Virtual Reality in the Classroom: The Coming Education Revolution

After years on the scene, we’re finally beginning to see Virtual Reality hit the mainstream. It really is a whole new world—a virtual one, that is.
While Virtual Reality (VR) may be exciting for personal use, it’s also promising for a variety of industries, including education. VR and its sister in technology, Augmented Reality (AR) provide unprecedented opportunities for students both in and out of the classroom. Let’s take a look at how VR and AR are spurring an education revolution.

VR Allows Students to Get Up Close and Personal

Virtual Reality (VR) and Augmented Reality (AR) in the classroom give students the ability to experience what would otherwise be far from reach. The opportunities span across grade levels and schools, from elementary to post-graduate levels of education. In the following paragraphs, learn how VR and AR are allowing students to get up close and personal with a new world of subjects, in constantly evolving ways, and in places all around us.

This first example relates to the use of Augmented Reality (AR) in the education setting. Medical schools are using AR technology to create educational experiences that simulate laboratories. Case Western Reserve University in Cleveland is leading the charge with the adoption of the HoloLens, guiding simulated dissections of human cadavers. In fact, the school is developing an application that may eliminate the need for a cadaver lab altogether.

Hospital systems guide post-graduate education by introducing residents to 3D models that allow them to practice complex procedures and better anticipate complications. Using VR and AR tools, health care systems can create more comprehensive learning experiences for students, ultimately improving health care delivery.

Create Virtual Field Trips

Virtual reality makes many new things possible—take field trips, for example. School districts are often constrained by their budgets and resources. It would be cost-prohibitive for schools across the country to send students on a field trip to a famous institution like the Smithsonian. With virtual reality however, amazing experiences granted by expansive field trips are now a possibility for every student. The Smithsonian American Art Museum has a dedicated app that allows anyone with a virtual reality headset and smart device to take in the wonders of the Renwick Gallery, which are enhanced with video lectures from artists and the museum curator. The Smithsonian Museum of Natural History, and the Air and Space Museum offer similar virtual reality experiences.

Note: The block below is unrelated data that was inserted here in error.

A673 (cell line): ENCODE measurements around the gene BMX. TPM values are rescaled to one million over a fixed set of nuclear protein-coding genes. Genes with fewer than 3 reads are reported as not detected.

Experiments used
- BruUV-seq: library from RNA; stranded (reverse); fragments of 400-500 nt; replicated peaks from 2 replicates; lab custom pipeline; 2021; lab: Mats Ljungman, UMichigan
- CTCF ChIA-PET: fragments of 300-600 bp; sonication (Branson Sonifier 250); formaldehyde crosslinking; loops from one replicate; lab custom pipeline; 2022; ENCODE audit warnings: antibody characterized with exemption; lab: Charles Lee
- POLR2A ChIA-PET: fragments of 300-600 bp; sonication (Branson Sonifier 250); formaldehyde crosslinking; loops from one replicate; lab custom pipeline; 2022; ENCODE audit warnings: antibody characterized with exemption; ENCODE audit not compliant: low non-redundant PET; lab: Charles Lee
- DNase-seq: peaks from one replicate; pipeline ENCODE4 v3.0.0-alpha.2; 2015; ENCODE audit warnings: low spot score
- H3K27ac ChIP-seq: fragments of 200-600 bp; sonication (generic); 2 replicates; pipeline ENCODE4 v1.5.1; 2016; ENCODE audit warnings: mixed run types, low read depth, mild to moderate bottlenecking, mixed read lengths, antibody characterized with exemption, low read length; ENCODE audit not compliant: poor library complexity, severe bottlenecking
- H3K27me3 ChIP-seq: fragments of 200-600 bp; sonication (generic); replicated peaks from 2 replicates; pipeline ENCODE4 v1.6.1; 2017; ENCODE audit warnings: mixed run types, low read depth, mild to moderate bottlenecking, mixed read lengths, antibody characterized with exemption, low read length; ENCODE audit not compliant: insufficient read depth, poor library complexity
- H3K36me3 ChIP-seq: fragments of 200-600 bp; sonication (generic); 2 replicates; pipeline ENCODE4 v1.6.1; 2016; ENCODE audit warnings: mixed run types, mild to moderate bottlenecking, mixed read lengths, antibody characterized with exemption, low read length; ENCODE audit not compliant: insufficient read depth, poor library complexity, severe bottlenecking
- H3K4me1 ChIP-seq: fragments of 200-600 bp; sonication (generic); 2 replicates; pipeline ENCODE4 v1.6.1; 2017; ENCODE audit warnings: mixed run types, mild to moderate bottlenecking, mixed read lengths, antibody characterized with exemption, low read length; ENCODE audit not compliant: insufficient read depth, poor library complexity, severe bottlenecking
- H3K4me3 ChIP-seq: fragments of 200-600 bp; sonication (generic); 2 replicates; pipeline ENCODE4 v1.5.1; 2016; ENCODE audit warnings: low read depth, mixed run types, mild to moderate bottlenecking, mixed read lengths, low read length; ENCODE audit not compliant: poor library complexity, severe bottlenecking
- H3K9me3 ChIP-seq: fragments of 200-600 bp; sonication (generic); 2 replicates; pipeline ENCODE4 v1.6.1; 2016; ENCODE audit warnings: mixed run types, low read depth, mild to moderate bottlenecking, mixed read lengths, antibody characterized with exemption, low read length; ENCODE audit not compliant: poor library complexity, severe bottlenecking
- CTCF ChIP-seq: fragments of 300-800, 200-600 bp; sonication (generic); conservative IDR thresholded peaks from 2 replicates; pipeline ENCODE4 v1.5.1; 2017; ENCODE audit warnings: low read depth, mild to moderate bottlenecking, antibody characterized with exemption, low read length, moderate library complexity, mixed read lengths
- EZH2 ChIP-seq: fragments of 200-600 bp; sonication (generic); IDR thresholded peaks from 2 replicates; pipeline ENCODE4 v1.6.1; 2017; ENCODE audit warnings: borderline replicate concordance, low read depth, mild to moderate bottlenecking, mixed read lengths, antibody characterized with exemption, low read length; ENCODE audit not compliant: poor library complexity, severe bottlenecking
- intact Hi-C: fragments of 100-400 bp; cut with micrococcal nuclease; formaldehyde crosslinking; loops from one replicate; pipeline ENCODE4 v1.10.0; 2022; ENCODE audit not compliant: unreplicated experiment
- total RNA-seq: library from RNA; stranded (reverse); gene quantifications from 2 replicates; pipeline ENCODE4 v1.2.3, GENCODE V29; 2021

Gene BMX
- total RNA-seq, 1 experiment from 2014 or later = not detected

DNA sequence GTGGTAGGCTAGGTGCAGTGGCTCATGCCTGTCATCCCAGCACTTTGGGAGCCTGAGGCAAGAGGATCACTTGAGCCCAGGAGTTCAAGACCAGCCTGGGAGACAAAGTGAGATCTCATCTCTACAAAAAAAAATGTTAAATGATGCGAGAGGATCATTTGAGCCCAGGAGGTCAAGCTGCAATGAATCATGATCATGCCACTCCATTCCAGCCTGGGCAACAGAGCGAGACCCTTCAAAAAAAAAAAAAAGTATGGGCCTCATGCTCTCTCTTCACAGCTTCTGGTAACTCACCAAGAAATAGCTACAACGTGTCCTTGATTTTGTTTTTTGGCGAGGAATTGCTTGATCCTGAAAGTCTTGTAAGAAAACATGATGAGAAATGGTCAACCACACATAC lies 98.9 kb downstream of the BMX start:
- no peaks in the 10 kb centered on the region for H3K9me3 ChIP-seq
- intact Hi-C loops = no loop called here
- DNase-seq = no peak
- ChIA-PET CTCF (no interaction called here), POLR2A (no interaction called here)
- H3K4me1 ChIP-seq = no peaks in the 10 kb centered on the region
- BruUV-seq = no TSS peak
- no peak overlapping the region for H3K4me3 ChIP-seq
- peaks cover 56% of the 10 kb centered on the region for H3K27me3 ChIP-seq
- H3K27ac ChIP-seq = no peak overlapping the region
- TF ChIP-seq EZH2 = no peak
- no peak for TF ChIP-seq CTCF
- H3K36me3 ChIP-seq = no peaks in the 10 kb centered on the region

Improve Collaboration and Participation

While the technology around us has improved exponentially, even in the past few years, technology use in schools has often not kept up. This led non-profit organization XQ to launch a grant competition, “Super Schools,” that challenged educational institutions to rethink the way high schoolers learn. One of the winners, Washington Leadership Academy, is using their $10 million grant to revolutionize the learning process with virtual reality. Examples of use include walking through the streets of Paris in French class, and sitting in on the Constitutional Convention.

The Academy is also using some of the winning grant funds to create a virtual reality chemistry lab that will be accessible to districts with fewer funds, so children can conduct scientifically accurate experiments regardless of the constraints on their individual districts. Their efforts illustrate that virtual reality not only caters to charters and private schools, but anyone who has a desire to learn. Virtual reality in the classroom means that students from all over the country will have opportunities to study art, history, and science in ways we never thought possible.

These virtual reality experiences also improve student engagement. Rather than sitting in a room reading a book or listening to a lecture, students will actually be able to experience education. Educators will also be able to follow in the footsteps of the Smithsonian, and conduct video lectures and collaborate with districts with fewer resources.

With VR and AR, students will be more willing to participate, and are more likely to remember what they’ve learned. This is the ultimate goal of education – and that is why virtual reality is poised to revolutionize the future of learning.

photo credit: Merlijn Hoek Octavian testing oculus rift // TEDxAmsterdamED Amsterdam via photopin (license)

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